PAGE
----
Very luckily, Kauai is the spot for the wonderful Make-A-Wish Foundation to bring children, who are facing life-threatening illnesses and whose wish is “To Go To Hawaii.”
This past week, they were here at Hanalei and they — children, parents and staff — had a tremendous time and they were filled with joy. It is correct to say that their stay here was made possible by the world-class generosity of the Wilcox family.
The Wilcox family made the plantation house — and its beautiful grounds — plus more of their homes right on Hanalei Bay — open to them for the entire week and the children, parents and staff all thought that the accommodations were fantastic. I think the Wilcox family does this every year. Events were centered on water sports and luckily, our weather was good. The children came from almost every state in the Mainland.
Last Tuesday, the Hanalei Canoe Club had many canoes ready for the children and their parents to paddle up the Hanalei River — with a group in the morning and with another group in the afternoon. Every child paddled (except for one who was in a wheelchair and did not go out) and they did very well and had a great time. The youngest child was 4 years old and he would often hit the canoe edge with his hand as he paddled. He was crying and his mother told him that he did not have to paddle. Through his tears, the child replied: “No, we are supposed to paddle. I want to paddle.”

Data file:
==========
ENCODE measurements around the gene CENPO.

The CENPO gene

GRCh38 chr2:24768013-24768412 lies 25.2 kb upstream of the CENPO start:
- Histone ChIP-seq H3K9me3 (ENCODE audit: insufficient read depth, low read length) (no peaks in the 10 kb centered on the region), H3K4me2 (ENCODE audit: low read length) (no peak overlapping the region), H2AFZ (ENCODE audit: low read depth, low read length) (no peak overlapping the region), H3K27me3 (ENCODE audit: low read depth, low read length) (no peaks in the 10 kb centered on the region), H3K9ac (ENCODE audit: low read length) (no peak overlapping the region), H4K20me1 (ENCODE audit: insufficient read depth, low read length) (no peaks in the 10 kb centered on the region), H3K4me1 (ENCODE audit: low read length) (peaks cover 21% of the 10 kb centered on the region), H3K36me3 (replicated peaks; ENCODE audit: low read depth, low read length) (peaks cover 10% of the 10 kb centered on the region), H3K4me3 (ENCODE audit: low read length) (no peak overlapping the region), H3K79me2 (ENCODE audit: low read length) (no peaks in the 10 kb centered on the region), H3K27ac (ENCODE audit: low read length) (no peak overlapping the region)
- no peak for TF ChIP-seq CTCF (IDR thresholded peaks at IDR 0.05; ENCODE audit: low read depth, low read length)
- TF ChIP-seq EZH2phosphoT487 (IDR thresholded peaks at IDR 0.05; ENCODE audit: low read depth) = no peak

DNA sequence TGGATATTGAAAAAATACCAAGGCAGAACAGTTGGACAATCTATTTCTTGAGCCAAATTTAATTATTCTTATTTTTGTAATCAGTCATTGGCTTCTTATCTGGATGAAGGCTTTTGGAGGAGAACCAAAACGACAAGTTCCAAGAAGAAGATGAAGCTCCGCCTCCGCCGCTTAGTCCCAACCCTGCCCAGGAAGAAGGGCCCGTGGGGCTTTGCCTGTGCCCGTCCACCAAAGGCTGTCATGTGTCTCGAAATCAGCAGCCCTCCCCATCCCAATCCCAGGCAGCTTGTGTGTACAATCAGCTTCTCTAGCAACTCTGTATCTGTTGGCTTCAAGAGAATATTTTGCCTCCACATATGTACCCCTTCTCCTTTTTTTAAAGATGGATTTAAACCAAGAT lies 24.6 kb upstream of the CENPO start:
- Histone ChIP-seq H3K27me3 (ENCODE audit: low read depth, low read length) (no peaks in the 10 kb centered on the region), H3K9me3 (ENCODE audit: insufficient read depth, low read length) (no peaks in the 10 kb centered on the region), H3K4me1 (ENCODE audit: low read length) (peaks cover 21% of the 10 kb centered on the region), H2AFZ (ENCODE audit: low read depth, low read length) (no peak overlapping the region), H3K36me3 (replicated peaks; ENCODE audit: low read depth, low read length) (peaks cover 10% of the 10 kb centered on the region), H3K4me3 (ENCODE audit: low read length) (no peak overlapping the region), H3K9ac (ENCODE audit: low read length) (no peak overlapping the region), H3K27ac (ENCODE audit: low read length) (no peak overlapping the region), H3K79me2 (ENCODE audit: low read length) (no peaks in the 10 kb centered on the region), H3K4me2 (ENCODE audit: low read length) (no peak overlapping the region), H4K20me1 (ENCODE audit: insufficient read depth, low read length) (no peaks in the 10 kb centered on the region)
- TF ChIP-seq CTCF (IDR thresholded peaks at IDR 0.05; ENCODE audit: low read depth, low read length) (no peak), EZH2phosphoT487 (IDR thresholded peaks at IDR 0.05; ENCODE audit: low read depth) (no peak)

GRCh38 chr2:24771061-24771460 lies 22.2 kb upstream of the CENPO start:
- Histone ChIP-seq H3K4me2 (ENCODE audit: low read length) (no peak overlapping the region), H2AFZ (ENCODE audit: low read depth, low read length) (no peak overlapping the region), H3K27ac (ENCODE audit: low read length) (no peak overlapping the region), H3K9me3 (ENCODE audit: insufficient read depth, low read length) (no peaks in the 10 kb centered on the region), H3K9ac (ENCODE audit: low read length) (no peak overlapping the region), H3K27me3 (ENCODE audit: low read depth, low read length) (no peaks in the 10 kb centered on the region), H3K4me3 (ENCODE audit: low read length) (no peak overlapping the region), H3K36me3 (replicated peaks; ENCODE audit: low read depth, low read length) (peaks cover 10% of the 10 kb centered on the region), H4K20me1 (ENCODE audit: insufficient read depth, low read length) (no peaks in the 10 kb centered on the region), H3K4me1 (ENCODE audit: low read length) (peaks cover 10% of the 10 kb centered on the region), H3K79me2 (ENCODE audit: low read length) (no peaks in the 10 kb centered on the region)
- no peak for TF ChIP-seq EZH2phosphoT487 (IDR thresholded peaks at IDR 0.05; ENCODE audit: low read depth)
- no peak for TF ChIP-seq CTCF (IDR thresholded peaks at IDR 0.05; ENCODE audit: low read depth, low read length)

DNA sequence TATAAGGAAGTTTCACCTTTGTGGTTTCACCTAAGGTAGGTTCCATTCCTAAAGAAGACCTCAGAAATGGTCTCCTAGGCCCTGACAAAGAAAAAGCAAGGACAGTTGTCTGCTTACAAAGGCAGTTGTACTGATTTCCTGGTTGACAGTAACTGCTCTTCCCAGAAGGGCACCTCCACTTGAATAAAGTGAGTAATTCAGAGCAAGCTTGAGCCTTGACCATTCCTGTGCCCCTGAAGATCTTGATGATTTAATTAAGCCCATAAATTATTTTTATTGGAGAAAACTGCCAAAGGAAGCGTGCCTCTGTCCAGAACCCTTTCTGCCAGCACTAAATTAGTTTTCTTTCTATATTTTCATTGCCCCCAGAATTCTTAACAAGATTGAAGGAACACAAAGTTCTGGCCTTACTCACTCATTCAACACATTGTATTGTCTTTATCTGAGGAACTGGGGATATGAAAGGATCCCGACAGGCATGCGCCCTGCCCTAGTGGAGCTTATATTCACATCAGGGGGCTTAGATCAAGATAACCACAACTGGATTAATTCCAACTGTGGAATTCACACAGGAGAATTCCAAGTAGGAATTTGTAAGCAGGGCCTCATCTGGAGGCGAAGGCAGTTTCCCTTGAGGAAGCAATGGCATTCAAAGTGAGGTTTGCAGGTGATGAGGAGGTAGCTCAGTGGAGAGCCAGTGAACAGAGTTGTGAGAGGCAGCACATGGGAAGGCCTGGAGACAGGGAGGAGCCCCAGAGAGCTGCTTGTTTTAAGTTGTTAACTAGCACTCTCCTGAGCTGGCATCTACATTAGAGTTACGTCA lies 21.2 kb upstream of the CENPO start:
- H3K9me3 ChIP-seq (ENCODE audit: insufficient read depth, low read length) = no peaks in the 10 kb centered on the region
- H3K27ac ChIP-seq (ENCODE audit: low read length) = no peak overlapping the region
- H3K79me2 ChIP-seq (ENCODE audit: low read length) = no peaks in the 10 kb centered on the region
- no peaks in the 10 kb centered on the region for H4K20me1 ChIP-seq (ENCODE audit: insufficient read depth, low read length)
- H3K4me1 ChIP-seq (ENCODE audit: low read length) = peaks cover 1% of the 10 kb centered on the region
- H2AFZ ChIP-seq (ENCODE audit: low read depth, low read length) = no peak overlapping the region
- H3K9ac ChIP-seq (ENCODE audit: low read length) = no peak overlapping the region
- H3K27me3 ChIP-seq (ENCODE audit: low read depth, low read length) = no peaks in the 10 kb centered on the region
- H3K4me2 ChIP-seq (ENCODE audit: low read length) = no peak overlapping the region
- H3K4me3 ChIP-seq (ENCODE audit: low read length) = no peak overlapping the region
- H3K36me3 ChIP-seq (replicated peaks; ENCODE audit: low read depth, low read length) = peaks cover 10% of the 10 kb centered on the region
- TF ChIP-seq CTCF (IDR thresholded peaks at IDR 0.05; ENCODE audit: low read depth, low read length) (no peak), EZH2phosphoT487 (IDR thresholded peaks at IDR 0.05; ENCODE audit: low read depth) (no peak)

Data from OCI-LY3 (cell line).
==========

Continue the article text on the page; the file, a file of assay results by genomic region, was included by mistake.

As the afternoon group came in, a father asked his daughter, “How was it?” She looked around and replied: “This is paradise.”
The joy that these children displayed was contagious and filled all of our canoe members with joy and a feeling of love. After the afternoon paddle, as the children, parents and staff were getting ready to leave, one of our most considerate members, Craig Rogers, said: “Let’s form a tunnel of love.” Our club members did and the children, parents and staff all ran through the tunnel of love. It made a perfect ending to a great afternoon.
As we think about these children and our prayers go out to them, many of us often pray for the youth among us who are facing major health challenges. The Garden Island — to its great credit — features many of them, such as the front page article on Sunday titled “One ‘Tough Girl.’” Many of us pray for these individuals in the hope that they will survive.
There are, however, many cases of severe injuries — among locals and visitors — that are reported, but are not followed up. An example would be in last Thursday’s paper titled “Passenger in Critical Condition after crash” where a driver of a pickup crossed the yellow lines on the highway and crashed into a car, critically injuring a passenger — a 28-year-old girl.
She was taken first to Wilcox Memorial Hospital and then medivaced to Queen’s Hospital in Honolulu. Many of us pray that she will live and recover, but for our local newspaper, it seems that being medivaced to Queen’s is the end of the story — like going into a black hole. It’s not the end of the story. We want to know the name of the person, where he or she is from and the current condition — such as did he/she die, or still on life support, or is he/ she recovering. A good place to start would be letting us know the followup facts of this person in the car crash.
Joe Frisinger is a resident of Princeville